Gedung Sate Building: Tourism Landmark Museum Kota Bandung

Gedung Sate Building: Tourism Landmark Museum Kota Bandung

Gedung Sate has for ages been one of the destinations for tourist within the city of Bandung. Not just local tourists, but also, many overseas tourists come to Gedung Sate because they have got a link between emotions and history within this construction. Gedung Sate is also a cool place for people to unwind, just sit, or exercise while enjoying the clean air of Bandung.

A short story of Gedung Sate

History of Gedung Sate throughout the Dutch East Indies era was known as GouvernementsBedrijen. Gedung Sate was designed by the architect Ir. J. Gerber and his team who also obtained the contribution of this Dutch architect maestro called Dr. Hendrik Petrus Berlage. Even though Dutch architects made the layout, the essentials of traditional archipelago architecture stayed attached into the surface of Gedung Sate Bandung. Gerber incorporates many architectural flows into the Gedung Sate design. He also implemented the Moorish Spanish motif into his windows and the Italian Rennaisance theme for the construction.

As for the tower, Gerber includes a particular Asian motif, namely the manner of Balinese temple roofs or as pagodas in Thailand. On top of the tower added ornaments skewers with six satays, representing the purchase price of the building which spent six million guilders. Throughout the reign of the Dutch East Indies, the Gedung Sate was initially designed for the Department of Traffic and Public Works, also had the chance to become the center of the Dutch East Indies authorities after Batavia was believed not to have met the requirements. In the Gedung Sate, historical events occurred on December 3, 1945. To memorialize this occasion, a rock monument was made that now is in the front lawn of Gedung Sate.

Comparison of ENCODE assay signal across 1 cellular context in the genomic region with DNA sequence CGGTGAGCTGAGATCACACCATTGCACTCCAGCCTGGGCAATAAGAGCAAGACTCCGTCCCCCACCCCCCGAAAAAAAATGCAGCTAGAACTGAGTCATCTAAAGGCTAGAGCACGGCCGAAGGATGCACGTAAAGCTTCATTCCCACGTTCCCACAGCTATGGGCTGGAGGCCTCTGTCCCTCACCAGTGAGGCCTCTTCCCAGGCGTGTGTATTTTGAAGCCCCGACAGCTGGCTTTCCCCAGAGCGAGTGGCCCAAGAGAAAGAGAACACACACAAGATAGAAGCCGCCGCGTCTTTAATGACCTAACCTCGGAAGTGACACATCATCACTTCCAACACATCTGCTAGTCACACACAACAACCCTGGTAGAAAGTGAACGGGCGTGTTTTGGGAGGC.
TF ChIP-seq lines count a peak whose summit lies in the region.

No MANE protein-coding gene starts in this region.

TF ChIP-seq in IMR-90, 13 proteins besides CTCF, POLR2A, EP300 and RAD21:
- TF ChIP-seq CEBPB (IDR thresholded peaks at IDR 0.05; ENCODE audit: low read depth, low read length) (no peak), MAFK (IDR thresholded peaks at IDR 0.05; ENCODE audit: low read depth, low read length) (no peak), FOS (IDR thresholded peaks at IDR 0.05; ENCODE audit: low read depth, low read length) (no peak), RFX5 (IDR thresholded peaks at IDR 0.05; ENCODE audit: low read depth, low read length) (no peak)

Why is it called Gedung Sate? Many people are curious and wonder why this structure is called Gedung Sate. The structure that was constructed on July 27, 1920, was initially known as Gedung GB, which stands for Governments Bedrijven. But, slowly, a lot of people call it the Gedung Sate as a result of the logo of a skewer on top of the building or its principal tower.

The skewer emblem is made without reason. The logo that’s comparable to the skewer is a single puncture using six water-resistant guava ornaments. In agreement with the Security Officer at Gedung Sate and a tour guide for Gedung Sate, the decorations were created from green bronze materials. The satay skewers using six ornaments are all-round, representing the price of building the Gedung Sate which spent six million guilders through the Dutch East Indies government.

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David Lockhart

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